Courtesy of Jethro Tull Dot Com
By Thomas Semioli
Owl loved to rest quietly whilst no one was watching. Sitting on a fence one day, he was surprised when suddenly a kangaroo ran close by. Now this may not seem strange, but when Owl overheard Kangaroo whisper to no one in particular, the hare has lost his spectacles, well, he began to wonder….
When Jeffrey Hammond (the repetition of his surname was an in-joke) assumed the bass chair following Glenn Cornick’s dismissal in late 1970, Jethro Tull transmuted from a jazz-rock small group into a progressive-rock powerhouse. Fans and journos agree (for a change) that Jeffrey’s tenure with Tull was indeed its golden age.
The subject of a trio of seminal Tull tracks previous to his joining the band (“For Michael Collins, Jeffrey and Me,” “A Song for Jeffrey” “Jeffrey Goes to Leicester Square”), Hammond x 2 negotiated Ian Anderson’s penchant for rapid key and meter shifts with rigid four-to-the-bar root notes and repetitive passages scripted for him by the composer. Jeffrey’s basses of choice were the Fender Precision and Jazz.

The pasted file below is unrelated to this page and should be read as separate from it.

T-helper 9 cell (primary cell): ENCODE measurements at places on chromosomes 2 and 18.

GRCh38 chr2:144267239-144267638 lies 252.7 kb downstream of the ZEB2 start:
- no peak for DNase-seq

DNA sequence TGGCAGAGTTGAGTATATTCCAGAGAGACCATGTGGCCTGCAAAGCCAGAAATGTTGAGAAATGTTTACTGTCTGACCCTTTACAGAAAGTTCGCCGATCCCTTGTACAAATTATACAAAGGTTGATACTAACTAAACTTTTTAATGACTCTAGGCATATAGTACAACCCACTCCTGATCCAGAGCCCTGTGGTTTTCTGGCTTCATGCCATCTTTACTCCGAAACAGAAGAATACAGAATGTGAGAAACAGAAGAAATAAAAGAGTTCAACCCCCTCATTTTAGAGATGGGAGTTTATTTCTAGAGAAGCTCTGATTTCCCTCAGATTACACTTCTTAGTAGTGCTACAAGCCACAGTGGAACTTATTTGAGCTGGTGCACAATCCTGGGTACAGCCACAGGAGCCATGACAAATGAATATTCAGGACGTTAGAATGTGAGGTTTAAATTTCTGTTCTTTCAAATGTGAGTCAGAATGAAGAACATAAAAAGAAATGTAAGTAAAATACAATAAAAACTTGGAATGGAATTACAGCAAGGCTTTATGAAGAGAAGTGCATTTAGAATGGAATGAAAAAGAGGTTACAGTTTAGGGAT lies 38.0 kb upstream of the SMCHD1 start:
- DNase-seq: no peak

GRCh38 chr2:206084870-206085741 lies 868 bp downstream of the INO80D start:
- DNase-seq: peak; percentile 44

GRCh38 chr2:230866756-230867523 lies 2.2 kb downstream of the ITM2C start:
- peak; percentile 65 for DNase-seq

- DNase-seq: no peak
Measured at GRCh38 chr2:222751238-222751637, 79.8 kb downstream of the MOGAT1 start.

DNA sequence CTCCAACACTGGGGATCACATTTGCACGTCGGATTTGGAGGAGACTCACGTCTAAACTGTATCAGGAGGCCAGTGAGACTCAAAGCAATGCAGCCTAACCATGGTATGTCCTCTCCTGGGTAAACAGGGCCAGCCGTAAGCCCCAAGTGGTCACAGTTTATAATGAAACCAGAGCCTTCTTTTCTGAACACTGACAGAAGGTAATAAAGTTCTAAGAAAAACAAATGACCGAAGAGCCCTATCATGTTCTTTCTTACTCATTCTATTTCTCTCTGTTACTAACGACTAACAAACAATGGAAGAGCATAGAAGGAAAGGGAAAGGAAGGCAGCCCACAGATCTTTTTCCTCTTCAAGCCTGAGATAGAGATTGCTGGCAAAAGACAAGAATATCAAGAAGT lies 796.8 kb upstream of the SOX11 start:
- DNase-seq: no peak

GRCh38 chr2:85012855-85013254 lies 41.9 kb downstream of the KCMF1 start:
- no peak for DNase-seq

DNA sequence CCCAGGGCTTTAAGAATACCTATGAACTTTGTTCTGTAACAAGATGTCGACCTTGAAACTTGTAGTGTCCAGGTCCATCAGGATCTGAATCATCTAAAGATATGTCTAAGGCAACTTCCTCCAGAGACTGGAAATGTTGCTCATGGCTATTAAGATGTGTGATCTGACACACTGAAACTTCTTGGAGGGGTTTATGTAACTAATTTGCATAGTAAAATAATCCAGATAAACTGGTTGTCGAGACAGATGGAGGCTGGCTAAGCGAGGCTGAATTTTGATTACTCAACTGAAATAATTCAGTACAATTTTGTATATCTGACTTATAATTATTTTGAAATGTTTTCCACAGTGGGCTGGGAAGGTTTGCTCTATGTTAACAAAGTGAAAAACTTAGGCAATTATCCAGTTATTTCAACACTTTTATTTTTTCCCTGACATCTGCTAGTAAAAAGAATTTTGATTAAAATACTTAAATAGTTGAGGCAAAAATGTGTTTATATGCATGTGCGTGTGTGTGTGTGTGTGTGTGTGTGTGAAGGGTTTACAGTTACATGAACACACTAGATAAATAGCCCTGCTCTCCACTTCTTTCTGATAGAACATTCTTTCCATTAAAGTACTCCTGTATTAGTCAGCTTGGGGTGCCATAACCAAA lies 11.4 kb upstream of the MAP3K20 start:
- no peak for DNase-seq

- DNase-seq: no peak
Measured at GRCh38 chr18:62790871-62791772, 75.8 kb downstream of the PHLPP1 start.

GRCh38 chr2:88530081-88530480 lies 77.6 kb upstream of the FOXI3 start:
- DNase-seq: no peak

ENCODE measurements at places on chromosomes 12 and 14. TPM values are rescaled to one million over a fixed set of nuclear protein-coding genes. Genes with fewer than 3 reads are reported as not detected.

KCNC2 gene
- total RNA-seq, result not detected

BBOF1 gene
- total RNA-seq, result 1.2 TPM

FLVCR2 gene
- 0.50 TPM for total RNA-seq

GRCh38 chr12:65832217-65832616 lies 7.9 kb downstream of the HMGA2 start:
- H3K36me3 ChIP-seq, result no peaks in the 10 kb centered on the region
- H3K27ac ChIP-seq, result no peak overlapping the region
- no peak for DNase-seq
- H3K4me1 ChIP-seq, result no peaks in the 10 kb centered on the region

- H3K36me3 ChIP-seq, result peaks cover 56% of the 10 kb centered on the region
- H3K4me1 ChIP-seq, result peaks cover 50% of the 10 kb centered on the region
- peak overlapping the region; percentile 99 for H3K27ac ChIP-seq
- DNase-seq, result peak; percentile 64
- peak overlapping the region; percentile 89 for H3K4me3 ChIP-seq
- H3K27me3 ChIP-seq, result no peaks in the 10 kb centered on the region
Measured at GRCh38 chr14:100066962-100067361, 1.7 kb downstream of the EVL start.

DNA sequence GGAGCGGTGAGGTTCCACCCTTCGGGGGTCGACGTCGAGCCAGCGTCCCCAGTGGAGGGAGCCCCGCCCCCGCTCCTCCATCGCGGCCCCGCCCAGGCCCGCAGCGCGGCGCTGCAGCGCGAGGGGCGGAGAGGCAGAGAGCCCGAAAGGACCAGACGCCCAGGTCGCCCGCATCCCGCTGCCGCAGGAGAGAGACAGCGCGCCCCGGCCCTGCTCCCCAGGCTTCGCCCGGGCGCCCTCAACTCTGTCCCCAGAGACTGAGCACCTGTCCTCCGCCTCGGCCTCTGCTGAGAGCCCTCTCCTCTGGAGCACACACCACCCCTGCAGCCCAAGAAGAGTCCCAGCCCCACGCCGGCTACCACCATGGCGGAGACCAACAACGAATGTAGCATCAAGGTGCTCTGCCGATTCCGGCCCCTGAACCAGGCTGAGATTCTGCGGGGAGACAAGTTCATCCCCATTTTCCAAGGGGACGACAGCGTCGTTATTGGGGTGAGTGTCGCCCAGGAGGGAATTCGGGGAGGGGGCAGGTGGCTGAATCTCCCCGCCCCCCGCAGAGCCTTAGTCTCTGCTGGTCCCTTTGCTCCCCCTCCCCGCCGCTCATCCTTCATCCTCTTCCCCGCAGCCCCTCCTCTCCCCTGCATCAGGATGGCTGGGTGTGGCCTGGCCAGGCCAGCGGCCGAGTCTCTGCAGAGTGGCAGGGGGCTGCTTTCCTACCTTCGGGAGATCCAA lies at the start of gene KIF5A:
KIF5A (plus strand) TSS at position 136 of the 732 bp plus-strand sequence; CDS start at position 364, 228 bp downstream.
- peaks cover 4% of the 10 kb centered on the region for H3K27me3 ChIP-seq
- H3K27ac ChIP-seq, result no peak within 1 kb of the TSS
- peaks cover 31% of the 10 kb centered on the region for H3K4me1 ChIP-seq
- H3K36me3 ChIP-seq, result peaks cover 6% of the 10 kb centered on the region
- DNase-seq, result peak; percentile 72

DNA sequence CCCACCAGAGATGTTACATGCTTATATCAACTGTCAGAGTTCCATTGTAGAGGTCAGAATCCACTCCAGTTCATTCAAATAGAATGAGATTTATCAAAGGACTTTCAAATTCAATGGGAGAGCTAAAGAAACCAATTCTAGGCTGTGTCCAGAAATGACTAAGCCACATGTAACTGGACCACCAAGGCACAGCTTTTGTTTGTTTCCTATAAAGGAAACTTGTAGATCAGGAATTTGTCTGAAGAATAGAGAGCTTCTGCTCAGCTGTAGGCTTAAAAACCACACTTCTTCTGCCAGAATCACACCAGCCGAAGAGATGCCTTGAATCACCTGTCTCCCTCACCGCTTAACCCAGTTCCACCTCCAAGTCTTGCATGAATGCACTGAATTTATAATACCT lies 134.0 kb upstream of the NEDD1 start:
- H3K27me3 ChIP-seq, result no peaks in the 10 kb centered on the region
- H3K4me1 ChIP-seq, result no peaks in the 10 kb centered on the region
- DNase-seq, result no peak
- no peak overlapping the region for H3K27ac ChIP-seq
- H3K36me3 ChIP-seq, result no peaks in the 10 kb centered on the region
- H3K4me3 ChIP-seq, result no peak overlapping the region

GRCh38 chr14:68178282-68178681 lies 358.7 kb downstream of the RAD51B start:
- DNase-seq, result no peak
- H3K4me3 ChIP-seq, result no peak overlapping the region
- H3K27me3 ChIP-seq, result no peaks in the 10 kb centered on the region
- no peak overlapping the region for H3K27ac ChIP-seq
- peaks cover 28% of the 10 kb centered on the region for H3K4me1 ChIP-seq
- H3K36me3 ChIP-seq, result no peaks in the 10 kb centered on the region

On occasion he Jeffrey would haul an upright (replete with stripes) on stage, however it was mostly for theatrical purposes.
Hammond-Hammond could not read music and toiled for hours and hours to memorize his parts; an arduous task given the complexity of Anderson’s compositions. However, his affable bandmate Martin Barre often tutored Jeffrey to ready him for sessions and performances – much to Anderson’s relief.
Jeffrey’s legacy in Tull lore was set forever on the Passion Play (1973) album (and video) wherein the bassist served as the narrator – replete with a Lancashire dialect – for the comedic musical segue “The Story of the Hare Who Lost His Spectacles.”
Hammond-Hammond was a spirited showman with a dash of sartorial splendor; his zebra striped outfit and matching bass garnered him photo coverage aplenty in the rock rags of the era (Creem, Circus). Tired of the rock and roll life, touring, and his bandleader’s demands, Jeffrey returned to his career as a fine artist after setting his stage attire aflame following his final gig in 1975.
In 1988 Jeffrey was given a chance to rejoin Jethro Tull, however his chops were not up to the task, hence he returned to his aforementioned vocation.
Jeffrey Hammond-Hammond Sound & Vision
“The Story of the Hare Who Lost His Spectacles” dramatic video: https://youtu.be/H_toN5VfWBo